COVID-19 Update 30 July, 2020
Federal Housing update:
Today Sen. Kamala D. Harris (D-CA) and Rep. Ayanna Pressley (MA-7) and Rosa DeLauro (CT-3) introduced the Housing Emergencies Lifeline Program Act(HELP Act), legislation that would provide legal aid to families facing eviction amid the Covid-19 pandemic. The measure would authorize $10 billion in Emergency Solution Grants (ESG) to fund legal counsel for renters facing/at risk of eviction, as well as require landlords to inform their tenants of their rights and responsibilities.
The House of Representatives passed a six-bill appropriations minibus, H.R. 7617, for the fiscal year 2021 (FY21), which bundles the departments of Housing and Urban Development, Transportation, Defense, Commerce, Justice, Energy, Treasury Labor, Health and Human Services and Education spending bills. The Transportation-Housing and Urban Development (THUD), received strong funding for affordable housing and community development. The FY21 THUD bill includes $50.6 billion for HUD, which is $13 billion above the President’s FY21 request and $1.5 billion above the FY20 enacted levels.
- $3.5 billion for the Community Development Block Grant (CDBG) program
- $1.7 billion for the HOME Investment Partnership program
- $25.7 billion for Tenant-Based Rental Assistance (TBRA),
- $13.1 billion for Project-Based Rental Assistance (PBRA)
- $45 million for HUD’s Section 4 program.
- The federal government will deliver nearly 1 million rapid, point-of-care coronavirus tests to 1,019 high-risk nursing homes by the end of the week.
- The goal is to relieve the pressure on commercial testing laboratories while increasing the testing of nursing home residents and staff.
- HHS testing czar Brett Giroir told the House today that the administration is now looking to boost testing at universities.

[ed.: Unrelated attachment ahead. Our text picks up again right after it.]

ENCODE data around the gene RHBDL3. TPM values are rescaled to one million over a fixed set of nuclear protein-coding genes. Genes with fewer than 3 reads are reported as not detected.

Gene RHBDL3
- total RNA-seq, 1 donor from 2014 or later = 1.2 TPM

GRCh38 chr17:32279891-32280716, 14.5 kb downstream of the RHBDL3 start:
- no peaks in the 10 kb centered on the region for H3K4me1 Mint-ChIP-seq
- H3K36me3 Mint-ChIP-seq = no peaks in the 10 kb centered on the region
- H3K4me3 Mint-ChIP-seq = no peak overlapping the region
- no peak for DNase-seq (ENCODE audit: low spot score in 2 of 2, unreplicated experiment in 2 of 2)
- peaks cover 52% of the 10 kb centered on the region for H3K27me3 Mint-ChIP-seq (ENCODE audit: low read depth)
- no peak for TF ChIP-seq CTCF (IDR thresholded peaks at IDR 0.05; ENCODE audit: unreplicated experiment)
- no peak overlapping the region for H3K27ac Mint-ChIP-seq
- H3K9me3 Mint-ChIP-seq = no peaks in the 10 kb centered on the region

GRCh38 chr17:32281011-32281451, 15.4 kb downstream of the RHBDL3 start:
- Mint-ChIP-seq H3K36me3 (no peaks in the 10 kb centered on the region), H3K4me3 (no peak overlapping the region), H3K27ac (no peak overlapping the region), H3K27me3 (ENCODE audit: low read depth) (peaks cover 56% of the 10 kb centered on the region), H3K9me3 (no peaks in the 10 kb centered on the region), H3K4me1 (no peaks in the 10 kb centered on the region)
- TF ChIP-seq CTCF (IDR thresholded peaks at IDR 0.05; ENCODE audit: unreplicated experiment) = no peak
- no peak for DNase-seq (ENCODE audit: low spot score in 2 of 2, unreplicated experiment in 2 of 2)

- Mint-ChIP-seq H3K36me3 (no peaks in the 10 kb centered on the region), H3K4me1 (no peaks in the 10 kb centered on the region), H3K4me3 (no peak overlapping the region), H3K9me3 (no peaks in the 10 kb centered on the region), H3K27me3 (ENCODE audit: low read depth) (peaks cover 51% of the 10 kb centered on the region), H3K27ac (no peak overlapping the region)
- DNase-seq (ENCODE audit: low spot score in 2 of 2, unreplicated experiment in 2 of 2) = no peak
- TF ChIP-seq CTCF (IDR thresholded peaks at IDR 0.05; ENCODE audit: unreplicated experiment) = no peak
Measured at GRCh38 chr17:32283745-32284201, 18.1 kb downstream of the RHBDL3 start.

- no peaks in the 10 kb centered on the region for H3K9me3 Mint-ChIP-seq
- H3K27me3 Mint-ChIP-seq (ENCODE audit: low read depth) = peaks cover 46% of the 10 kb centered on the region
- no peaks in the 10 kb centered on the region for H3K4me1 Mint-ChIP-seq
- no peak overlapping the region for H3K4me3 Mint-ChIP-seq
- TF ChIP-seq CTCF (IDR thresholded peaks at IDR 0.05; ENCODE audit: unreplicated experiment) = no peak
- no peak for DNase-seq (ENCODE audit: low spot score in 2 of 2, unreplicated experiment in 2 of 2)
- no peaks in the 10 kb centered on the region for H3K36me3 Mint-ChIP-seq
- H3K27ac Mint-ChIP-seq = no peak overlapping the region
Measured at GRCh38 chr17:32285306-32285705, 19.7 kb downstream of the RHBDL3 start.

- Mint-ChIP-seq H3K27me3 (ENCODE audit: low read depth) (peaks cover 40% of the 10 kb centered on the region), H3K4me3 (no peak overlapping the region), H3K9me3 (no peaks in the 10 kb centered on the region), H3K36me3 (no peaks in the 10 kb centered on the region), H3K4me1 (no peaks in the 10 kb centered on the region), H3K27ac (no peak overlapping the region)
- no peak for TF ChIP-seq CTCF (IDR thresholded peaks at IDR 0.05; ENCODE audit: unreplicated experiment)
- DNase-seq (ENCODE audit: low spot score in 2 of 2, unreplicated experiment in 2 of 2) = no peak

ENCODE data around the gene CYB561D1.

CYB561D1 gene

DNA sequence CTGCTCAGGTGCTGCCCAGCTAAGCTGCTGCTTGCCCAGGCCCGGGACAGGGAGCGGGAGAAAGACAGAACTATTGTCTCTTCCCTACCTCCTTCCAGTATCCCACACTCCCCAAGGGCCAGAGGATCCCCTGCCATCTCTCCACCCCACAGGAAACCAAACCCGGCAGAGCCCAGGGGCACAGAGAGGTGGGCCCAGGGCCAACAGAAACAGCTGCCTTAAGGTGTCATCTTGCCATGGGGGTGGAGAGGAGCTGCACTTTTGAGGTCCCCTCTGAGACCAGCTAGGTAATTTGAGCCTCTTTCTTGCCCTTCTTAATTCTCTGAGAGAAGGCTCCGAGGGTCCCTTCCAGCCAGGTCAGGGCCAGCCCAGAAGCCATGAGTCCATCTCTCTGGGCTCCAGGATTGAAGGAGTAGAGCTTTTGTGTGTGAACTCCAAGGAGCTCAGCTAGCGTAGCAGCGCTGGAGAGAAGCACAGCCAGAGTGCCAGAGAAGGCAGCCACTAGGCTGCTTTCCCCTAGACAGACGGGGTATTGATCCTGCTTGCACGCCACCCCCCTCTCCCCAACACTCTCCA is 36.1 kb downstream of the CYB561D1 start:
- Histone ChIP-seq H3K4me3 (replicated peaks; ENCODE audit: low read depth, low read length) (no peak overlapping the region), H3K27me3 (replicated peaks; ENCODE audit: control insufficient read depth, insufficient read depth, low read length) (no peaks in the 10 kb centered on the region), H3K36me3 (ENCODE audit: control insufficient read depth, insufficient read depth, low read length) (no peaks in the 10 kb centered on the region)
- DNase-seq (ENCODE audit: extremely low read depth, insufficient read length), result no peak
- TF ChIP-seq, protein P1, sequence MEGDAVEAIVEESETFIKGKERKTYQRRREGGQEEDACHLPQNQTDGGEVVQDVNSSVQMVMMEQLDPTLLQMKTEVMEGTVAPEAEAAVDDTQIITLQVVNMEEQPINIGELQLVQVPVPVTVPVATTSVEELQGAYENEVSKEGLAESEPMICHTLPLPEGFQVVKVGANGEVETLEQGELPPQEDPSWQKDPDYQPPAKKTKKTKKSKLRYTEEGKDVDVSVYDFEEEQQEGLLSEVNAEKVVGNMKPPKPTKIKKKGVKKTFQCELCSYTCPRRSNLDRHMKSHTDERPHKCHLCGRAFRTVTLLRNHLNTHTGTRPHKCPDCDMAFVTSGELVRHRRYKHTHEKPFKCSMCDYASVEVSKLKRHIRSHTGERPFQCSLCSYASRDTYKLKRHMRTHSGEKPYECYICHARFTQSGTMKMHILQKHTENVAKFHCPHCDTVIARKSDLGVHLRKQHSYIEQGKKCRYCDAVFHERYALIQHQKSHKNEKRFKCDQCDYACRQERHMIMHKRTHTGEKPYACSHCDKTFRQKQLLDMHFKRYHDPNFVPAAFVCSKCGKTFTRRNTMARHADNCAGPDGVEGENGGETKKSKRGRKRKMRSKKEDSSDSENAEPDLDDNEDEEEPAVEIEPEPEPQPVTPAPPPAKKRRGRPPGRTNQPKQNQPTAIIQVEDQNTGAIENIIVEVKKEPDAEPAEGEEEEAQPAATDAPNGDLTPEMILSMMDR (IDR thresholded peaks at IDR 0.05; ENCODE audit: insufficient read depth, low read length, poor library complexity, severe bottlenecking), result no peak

- Eighty-five percent of people who gave at least $1,000 in 2018 or 2019 to a faith-based nonprofit say they expect to give the same amount or more this year as they did last year, according to a new survey.
- Only 8 percent said they plan to shift their giving to other causes or nonprofits because of the Covid-19 pandemic.
- The survey was conducted by North Carolina-based consultancy DickersonBakker collected 1,079 responses to the online survey.
COVID Update: 970 additional positive cases of COVID-19 were reported today. PA has 112.048 total cases statewide. There have been 7,189 deaths in PA. 1,104,824 patients have tested negative to date.
- In March, Gov. Wolf launched a $61 million low-interest loan program as a lifeline to small businesses in PA.
- Of the 761 approved loans, only 41 — or 5% — went to minority-owned businesses, according to new numbers released by state economic development officials.
- The administration launched a new $200 million program grant program specifically targeted at the smallest and most vulnerable businesses, many of which were left behind in the frantic rush for state and federal aid. Half of the money will be going to minority businesses. The new program uses an automated scoring system that gives priority to low-income businesses’ owners.
- Pennsylvania will pay the postage fee to return every mail-in or absentee ballot it sends to voters for November’s presidential election. The administration plans to use federal COVID-19 stimulus dollars to pay for the stamps.
- The Wolf administration is working with individual counties to identify the easiest way to implement the policy.
- This week, Philadelphia Health Commissioner Dr. Tom Farley said contact tracing revealed an increase in coronavirus cases spread by family members. Other counties in our area are seeing the same thing.
- Officials say if you are going to visit family you need to wear a mask and still social distance.
- Restaurants are struggling to address questions about their treatment of staff in an industry fraught with racial, gender, and class inequities. Now that returning to work poses a serious health risk — in an industry where only 14% of workers receive health insurance — many workers are no longer willing to accept the status quo.
- In Philadelphia, part of the drive to organize has percolated through Philly Workers for Dignity, a group that started up late last year.
Good News of the Day
VIA Good News Network – As a means of commemorating their heroics, Michael Gittes gifted a unique floral painting to every doctor, receptionist, janitor, inventory manager, cook, administrator, and nurse at the Interfaith Medical Center in Brooklyn.
At the height of the pandemic, the nonprofit healthcare facility was chock-a-block full of patients, sometimes treating over 100 people per day.